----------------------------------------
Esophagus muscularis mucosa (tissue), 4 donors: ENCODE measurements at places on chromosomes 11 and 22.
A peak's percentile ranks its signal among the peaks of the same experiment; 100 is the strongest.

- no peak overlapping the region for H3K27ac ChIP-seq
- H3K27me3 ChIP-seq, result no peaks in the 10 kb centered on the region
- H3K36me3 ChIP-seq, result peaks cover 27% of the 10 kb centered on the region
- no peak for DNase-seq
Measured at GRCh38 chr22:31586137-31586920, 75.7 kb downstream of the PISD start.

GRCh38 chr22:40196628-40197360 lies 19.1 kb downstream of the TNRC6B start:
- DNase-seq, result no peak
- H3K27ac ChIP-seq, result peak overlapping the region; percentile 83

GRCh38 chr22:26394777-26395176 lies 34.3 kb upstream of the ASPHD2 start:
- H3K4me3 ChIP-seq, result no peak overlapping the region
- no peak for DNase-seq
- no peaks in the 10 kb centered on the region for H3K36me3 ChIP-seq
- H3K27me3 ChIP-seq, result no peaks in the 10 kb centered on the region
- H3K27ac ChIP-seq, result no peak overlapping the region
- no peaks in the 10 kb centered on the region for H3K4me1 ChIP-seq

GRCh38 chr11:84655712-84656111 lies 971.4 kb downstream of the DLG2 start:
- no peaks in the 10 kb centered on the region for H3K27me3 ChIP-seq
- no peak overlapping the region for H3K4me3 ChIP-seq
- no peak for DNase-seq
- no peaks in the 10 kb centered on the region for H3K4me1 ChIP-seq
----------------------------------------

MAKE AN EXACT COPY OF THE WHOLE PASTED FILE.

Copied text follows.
Esophagus muscularis mucosa (tissue), 4 donors: ENCODE measurements at places on chromosomes 11 and 22.
A peak's percentile ranks its signal among the peaks of the same experiment; 100 is the strongest.

- no peak overlapping the region for H3K27ac ChIP-seq
- H3K27me3 ChIP-seq, result no peaks in the 10 kb centered on the region
- H3K36me3 ChIP-seq, result peaks cover 27% of the 10 kb centered on the region
- no peak for DNase-seq
Measured at GRCh38 chr22:31586137-31586920, 75.7 kb downstream of the PISD start.

GRCh38 chr22:40196628-40197360 lies 19.1 kb downstream of the TNRC6B start:
- DNase-seq, result no peak
- H3K27ac ChIP-seq, result peak overlapping the region; percentile 83

GRCh38 chr22:26394777-26395176 lies 34.3 kb upstream of the ASPHD2 start:
- H3K4me3 ChIP-seq, result no peak overlapping the region
- no peak for DNase-seq
- no peaks in the 10 kb centered on the region for H3K36me3 ChIP-seq
- H3K27me3 ChIP-seq, result no peaks in the 10 kb centered on the region
- H3K27ac ChIP-seq, result no peak overlapping the region
- no peaks in the 10 kb centered on the region for H3K4me1 ChIP-seq

GRCh38 chr11:84655712-84656111 lies 971.4 kb downstream of the DLG2 start:
- no peaks in the 10 kb centered on the region for H3K27me3 ChIP-seq
- no peak overlapping the region for H3K4me3 ChIP-seq
- no peak for DNase-seq
- no peaks in the 10 kb centered on the region for H3K4me1 ChIP-seq